Virginia Hamill

One of the first American women in the field of industrial and product design, Virginia Hamill (1898–1980) called herself a “decorative art consultant.” She was primarily known as an exhibition organizer and designer, retail merchandiser, product stylist, and interior designer and educator. The versatile Hamill’s clients included RCA Victor (for which she designed radio cases), the Libbey Glass Company (display and showroom design), Cannon Mills (color consultant), International Silver Company (product styling), and retailers R.H. Macy and Co., and Lord & Taylor (merchandising, expositions, public programs). She taught interior design at Parsons School of Design, and was considered influential in her use of department store exhibitions to introduce European modernist design to mainstream American consumers.


Works associated with this person or group


  • Dinette Sugar Bowl, ca. 1928

    Cylindrical form engraved with block letter “G” on side opposite handle; flat inset lid with low circular ebonized wood finial; trapezoidal ebonized wood handle on side.

  • Dinette Tray, ca. 1928

    Low, curved pewter form with flat rim and three rounded sections to receive circular teapot (-1) flanked by creamer (-2) and sugar bowl (-3); block letter “G” engraved in center;…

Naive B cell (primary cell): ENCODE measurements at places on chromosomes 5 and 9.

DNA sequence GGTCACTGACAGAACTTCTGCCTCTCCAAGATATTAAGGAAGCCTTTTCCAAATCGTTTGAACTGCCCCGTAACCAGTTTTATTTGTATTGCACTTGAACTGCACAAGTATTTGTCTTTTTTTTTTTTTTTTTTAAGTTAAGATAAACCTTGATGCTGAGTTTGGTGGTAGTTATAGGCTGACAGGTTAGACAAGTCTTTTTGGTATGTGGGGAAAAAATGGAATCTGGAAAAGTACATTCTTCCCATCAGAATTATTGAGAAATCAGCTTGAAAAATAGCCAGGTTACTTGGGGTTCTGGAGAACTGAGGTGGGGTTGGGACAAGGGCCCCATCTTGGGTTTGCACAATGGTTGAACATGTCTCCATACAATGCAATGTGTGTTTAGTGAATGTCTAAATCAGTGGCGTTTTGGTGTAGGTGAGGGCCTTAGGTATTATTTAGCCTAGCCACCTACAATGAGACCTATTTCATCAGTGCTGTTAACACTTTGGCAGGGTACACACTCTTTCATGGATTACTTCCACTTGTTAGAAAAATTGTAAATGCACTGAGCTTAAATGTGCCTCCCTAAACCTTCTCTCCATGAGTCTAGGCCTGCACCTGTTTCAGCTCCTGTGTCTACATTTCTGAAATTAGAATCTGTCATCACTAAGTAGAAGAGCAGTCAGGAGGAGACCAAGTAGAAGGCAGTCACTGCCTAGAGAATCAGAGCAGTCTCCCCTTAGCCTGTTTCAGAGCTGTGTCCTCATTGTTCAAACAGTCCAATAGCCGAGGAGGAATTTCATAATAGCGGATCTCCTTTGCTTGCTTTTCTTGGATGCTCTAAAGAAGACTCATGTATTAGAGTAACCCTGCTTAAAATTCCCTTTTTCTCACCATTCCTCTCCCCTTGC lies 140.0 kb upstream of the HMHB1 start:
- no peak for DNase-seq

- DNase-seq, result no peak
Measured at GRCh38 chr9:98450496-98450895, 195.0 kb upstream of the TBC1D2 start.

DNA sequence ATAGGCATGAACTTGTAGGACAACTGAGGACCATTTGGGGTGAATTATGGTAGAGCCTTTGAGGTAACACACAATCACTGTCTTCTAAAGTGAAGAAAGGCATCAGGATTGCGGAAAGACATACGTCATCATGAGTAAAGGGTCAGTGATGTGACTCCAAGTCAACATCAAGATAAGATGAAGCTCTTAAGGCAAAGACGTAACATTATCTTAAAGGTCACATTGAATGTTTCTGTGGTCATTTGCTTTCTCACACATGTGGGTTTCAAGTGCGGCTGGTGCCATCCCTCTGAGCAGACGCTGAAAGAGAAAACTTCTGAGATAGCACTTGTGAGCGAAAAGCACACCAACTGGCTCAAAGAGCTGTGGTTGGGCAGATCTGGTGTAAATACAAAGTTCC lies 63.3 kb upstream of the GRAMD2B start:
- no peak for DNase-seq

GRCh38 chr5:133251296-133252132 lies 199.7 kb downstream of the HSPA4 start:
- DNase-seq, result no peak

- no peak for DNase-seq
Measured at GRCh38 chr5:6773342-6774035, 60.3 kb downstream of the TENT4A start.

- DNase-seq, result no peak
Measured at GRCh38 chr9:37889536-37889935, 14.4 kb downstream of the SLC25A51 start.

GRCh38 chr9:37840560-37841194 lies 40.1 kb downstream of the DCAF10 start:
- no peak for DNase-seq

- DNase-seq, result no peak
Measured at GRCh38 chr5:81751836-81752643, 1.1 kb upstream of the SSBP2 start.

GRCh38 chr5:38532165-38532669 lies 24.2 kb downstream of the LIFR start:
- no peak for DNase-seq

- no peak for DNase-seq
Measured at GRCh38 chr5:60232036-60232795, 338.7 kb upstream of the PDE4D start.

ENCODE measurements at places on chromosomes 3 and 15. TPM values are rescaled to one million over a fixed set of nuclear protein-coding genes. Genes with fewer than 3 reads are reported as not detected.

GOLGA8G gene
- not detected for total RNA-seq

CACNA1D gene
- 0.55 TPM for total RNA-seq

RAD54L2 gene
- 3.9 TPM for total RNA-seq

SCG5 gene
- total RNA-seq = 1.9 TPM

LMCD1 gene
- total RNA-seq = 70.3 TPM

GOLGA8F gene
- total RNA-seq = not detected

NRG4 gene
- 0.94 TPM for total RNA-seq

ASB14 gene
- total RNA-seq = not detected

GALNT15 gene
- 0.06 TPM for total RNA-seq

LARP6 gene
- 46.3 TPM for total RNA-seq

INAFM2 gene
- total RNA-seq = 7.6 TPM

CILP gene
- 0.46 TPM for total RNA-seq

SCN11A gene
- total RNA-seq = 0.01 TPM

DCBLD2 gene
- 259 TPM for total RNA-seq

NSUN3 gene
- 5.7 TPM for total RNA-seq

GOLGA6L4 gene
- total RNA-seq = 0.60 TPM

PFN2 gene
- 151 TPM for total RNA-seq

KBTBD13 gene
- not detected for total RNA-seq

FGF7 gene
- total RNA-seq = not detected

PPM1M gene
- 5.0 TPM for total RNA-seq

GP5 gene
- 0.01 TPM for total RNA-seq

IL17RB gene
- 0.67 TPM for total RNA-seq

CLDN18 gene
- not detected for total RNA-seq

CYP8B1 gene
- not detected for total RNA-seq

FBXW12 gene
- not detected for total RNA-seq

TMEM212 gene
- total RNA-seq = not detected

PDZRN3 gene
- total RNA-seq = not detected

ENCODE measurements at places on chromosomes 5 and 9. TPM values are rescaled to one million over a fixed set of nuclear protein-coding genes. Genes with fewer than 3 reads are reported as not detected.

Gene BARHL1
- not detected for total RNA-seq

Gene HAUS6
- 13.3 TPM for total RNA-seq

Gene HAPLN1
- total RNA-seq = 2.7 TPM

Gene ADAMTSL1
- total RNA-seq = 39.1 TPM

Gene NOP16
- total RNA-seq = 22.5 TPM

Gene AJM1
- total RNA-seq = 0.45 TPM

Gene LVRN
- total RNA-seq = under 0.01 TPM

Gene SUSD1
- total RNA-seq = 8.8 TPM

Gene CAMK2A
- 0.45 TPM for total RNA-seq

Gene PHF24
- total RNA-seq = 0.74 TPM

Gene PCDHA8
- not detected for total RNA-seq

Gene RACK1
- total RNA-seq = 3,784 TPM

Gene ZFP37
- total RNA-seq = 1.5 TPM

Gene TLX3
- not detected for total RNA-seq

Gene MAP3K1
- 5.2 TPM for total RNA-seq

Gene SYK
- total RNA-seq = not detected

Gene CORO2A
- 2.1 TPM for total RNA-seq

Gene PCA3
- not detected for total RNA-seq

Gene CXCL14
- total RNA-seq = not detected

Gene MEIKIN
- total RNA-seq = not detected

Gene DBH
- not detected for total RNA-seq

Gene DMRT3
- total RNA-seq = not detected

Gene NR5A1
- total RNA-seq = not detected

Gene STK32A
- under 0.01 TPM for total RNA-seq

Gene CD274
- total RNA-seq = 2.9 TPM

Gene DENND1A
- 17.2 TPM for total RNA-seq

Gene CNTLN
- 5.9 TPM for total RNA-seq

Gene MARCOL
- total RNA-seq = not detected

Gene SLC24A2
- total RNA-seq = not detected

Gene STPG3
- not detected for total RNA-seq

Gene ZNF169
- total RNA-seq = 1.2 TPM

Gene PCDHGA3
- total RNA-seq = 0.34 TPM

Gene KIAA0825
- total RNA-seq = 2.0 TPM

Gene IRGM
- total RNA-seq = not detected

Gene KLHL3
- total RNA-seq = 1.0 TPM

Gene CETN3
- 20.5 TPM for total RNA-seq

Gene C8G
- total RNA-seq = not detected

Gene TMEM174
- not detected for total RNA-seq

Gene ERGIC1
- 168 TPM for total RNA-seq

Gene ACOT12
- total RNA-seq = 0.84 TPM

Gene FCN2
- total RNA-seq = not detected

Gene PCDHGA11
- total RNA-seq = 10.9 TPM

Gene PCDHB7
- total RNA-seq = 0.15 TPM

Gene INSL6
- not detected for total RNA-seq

• Dinette Creamer, ca. 1928

    Cylindrical form engraved with block letter “G” on side; flat inset hinged lid with low circular ebonized wood finial; trapezoidal ebonized wood handle at back; triangular spout set perpendicular to…

  • Dinette Teapot, ca. 1928

    Cylindrical form engraved with block letter “G” on side; flat inset hinged lid with low circular ebonized wood finial; triangular spout at front; trapezoidal ebonized wood handle at back.

  • Dinette Tea Set, ca. 1928

    Four-part pewter set consisting of cylindrical teapot, creamer, and sugar bowl (.1/3), on shaped tray (.4). All with trapezoidal ebonized wood handles, and engraved with block letter “G”. Teapot, creamer,…